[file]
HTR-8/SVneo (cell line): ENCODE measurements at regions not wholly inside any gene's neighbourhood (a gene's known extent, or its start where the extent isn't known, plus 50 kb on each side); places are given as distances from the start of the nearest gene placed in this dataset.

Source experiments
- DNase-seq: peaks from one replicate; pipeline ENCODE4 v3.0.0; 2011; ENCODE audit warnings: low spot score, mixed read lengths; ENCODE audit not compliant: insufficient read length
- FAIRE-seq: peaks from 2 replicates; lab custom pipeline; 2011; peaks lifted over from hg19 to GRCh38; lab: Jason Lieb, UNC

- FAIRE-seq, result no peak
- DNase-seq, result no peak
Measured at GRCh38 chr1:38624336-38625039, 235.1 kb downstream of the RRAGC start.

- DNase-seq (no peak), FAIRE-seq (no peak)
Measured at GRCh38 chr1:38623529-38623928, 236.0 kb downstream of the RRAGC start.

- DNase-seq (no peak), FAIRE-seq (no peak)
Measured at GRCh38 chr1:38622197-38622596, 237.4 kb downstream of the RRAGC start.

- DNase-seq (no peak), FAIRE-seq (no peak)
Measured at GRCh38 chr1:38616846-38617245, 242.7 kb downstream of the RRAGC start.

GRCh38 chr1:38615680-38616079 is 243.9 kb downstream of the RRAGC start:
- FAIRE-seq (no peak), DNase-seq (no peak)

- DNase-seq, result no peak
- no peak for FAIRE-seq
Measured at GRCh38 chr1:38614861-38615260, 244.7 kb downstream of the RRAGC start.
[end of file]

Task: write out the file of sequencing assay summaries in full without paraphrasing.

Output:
HTR-8/SVneo (cell line): ENCODE measurements at regions not wholly inside any gene's neighbourhood (a gene's known extent, or its start where the extent isn't known, plus 50 kb on each side); places are given as distances from the start of the nearest gene placed in this dataset.

Source experiments
- DNase-seq: peaks from one replicate; pipeline ENCODE4 v3.0.0; 2011; ENCODE audit warnings: low spot score, mixed read lengths; ENCODE audit not compliant: insufficient read length
- FAIRE-seq: peaks from 2 replicates; lab custom pipeline; 2011; peaks lifted over from hg19 to GRCh38; lab: Jason Lieb, UNC

- FAIRE-seq, result no peak
- DNase-seq, result no peak
Measured at GRCh38 chr1:38624336-38625039, 235.1 kb downstream of the RRAGC start.

- DNase-seq (no peak), FAIRE-seq (no peak)
Measured at GRCh38 chr1:38623529-38623928, 236.0 kb downstream of the RRAGC start.

- DNase-seq (no peak), FAIRE-seq (no peak)
Measured at GRCh38 chr1:38622197-38622596, 237.4 kb downstream of the RRAGC start.

- DNase-seq (no peak), FAIRE-seq (no peak)
Measured at GRCh38 chr1:38616846-38617245, 242.7 kb downstream of the RRAGC start.

GRCh38 chr1:38615680-38616079 is 243.9 kb downstream of the RRAGC start:
- FAIRE-seq (no peak), DNase-seq (no peak)

- DNase-seq, result no peak
- no peak for FAIRE-seq
Measured at GRCh38 chr1:38614861-38615260, 244.7 kb downstream of the RRAGC start.